Tons of internet stories to say the HD underlayment sucks. It doesn't hold up to repeated moisture. The stuff from Lowe's was better, but still not great.

But that is subject to change with out notice. Odds are the Lowe's product starting to suck long before the HD product gets better.

All the plywood delaminates these days, even exterior grade-they all are using cheap glue and lots of voids and spongy inner layers to wick and hold the moisture. Shoot, even marine grade will delaminate if treated badly enough.
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Old 10-04-2014, 07:56 AM   #56
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Re: College student taking on 2000 Thomas Saf-t Liner

Do you have any product recommendation? I might just go with OSB in that case
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Old 10-04-2014, 08:12 AM   #57
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Re: College student taking on 2000 Thomas Saf-t Liner

Quote:
Originally Posted by ol trunt
I see why you didn't understand. Let's see if I do . You are going to use the underflooring on the walls. Right? if so, the same problem exists. If it gets wet the glue melts and the plywood separates. As an alternative you could use "
hardboard". While Home Depot carries it I don't recall the product name but it is brown in color, comes in 4X8' sheets, is 1/8" thick, is easily cut with a jig saw, bends to contours (with care), is cheaper than subflooring and can be waterproofed with shellac. Once waterproofed it resists water very well. Pieces should be coated with shellac after being cut and fit to assure the edges are sealed. I have tried sealing the subflooring material but have had less than steller results. Another thing to consider is that plywood subflooring does add a little structural support ('till it gets wet) whereas the brown sheeting doesn't. On the other hand, plywood is a b---h to bend and shape------- Hope this helps. Jack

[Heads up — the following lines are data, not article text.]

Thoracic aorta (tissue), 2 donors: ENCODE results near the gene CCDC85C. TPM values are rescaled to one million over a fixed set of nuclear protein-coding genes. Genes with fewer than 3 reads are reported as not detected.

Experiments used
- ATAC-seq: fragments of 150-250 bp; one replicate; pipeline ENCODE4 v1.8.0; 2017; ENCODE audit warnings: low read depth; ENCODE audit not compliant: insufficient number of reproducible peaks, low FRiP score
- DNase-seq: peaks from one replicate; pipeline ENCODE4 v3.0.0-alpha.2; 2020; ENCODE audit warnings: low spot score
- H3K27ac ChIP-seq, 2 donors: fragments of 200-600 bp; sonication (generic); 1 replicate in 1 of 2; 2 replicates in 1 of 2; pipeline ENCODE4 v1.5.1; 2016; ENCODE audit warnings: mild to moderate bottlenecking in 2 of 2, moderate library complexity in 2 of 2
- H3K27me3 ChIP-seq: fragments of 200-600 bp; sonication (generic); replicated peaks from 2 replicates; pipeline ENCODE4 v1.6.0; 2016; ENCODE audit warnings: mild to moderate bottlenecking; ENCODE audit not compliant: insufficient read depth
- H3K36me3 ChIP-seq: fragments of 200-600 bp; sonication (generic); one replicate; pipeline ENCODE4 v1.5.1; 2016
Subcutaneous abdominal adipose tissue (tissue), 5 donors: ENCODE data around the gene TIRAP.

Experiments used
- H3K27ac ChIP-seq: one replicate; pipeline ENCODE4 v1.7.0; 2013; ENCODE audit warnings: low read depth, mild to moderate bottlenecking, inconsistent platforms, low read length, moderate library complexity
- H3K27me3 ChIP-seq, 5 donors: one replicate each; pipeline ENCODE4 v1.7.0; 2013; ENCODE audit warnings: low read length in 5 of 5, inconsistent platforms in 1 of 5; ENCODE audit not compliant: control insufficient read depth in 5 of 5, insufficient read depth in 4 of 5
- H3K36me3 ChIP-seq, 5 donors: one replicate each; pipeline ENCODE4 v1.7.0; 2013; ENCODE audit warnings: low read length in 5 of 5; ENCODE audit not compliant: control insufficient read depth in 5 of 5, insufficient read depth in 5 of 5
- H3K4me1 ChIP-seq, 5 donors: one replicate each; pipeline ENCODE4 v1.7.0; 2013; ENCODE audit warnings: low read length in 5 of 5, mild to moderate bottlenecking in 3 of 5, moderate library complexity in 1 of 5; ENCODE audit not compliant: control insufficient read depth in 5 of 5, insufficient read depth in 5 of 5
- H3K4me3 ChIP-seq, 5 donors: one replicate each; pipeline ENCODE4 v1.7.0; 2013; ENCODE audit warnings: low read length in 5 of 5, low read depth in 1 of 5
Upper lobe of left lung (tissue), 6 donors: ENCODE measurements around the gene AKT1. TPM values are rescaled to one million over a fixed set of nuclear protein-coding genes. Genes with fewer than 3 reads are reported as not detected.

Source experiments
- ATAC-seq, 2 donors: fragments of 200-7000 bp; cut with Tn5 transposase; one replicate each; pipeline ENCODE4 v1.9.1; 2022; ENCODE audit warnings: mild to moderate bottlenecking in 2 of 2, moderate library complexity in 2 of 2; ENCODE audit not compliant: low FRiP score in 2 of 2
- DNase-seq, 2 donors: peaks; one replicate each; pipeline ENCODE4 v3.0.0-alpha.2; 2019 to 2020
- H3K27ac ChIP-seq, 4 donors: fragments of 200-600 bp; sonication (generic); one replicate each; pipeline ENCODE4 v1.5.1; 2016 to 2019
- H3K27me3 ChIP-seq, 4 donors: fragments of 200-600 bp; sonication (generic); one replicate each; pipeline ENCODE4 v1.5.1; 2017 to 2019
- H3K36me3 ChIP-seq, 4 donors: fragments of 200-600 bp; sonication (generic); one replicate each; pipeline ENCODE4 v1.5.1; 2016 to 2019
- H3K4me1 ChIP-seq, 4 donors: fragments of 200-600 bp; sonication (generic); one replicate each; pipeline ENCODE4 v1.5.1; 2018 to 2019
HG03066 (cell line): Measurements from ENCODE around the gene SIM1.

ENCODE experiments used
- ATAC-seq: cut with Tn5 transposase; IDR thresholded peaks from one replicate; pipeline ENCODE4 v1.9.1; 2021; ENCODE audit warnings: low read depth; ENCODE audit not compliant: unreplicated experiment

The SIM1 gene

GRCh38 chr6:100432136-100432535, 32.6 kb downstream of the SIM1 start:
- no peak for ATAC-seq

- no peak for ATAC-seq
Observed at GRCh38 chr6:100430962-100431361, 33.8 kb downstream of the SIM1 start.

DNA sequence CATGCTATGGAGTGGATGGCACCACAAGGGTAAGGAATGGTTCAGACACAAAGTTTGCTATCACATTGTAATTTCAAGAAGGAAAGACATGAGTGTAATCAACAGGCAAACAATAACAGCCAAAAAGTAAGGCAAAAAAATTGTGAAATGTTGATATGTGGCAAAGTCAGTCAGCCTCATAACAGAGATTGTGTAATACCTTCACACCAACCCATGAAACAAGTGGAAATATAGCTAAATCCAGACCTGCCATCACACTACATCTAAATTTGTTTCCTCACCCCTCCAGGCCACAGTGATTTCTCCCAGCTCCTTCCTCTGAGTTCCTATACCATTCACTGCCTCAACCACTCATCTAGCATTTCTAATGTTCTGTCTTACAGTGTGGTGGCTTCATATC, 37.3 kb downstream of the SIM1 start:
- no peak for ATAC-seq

Har-d-board or Har-d-plank. Also in grey.
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Old 10-04-2014, 09:31 AM   #58
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Re: College student taking on 2000 Thomas Saf-t Liner

Hardyboard on the inside? Seems that would add a TON of weight.

Op, why not look through threads on here and do similar things? I know it's "boring" but everyone does it for a reason. It works, and works well.

Bare floor
Paint
Hard board insulation
Plywood
engineered hardwood/vinyl/carpet etc.

for the walls, fir them out with 2x2's insulate between them and cover with bead board, tongue and groove etc.
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Old 10-04-2014, 02:14 PM   #59
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Re: College student taking on 2000 Thomas Saf-t Liner

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Originally Posted by nachosforjoe
Do you have any product recommendation? I might just go with OSB in that case
Check out my thread. I did wood framing on the walls like you did, then foam insulation, then tyvek, OSB on the walls, and sanded, stained and painted the OSB. It looks really good and was very inexpensive to do. For the floor I used 1/2" closed cell foam insulation and 1/2" OSB, screwed to the floor, which also works well and feels good underfoot; cushy yet solid. Look over my thread for how to do it well on a budget, I spent MAAAAYBE a grand on my whole interior. Furnishings and all.

Again not to sound like a pompous asshole but I really don't want to see you do this in a way that will disappoint you, because I know how it feels to have a big project not turn out the way you want and the depression that ensues.
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Old 10-04-2014, 05:23 PM   #60
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Re: College student taking on 2000 Thomas Saf-t Liner

Sometimes experience is the best teacher. Good luck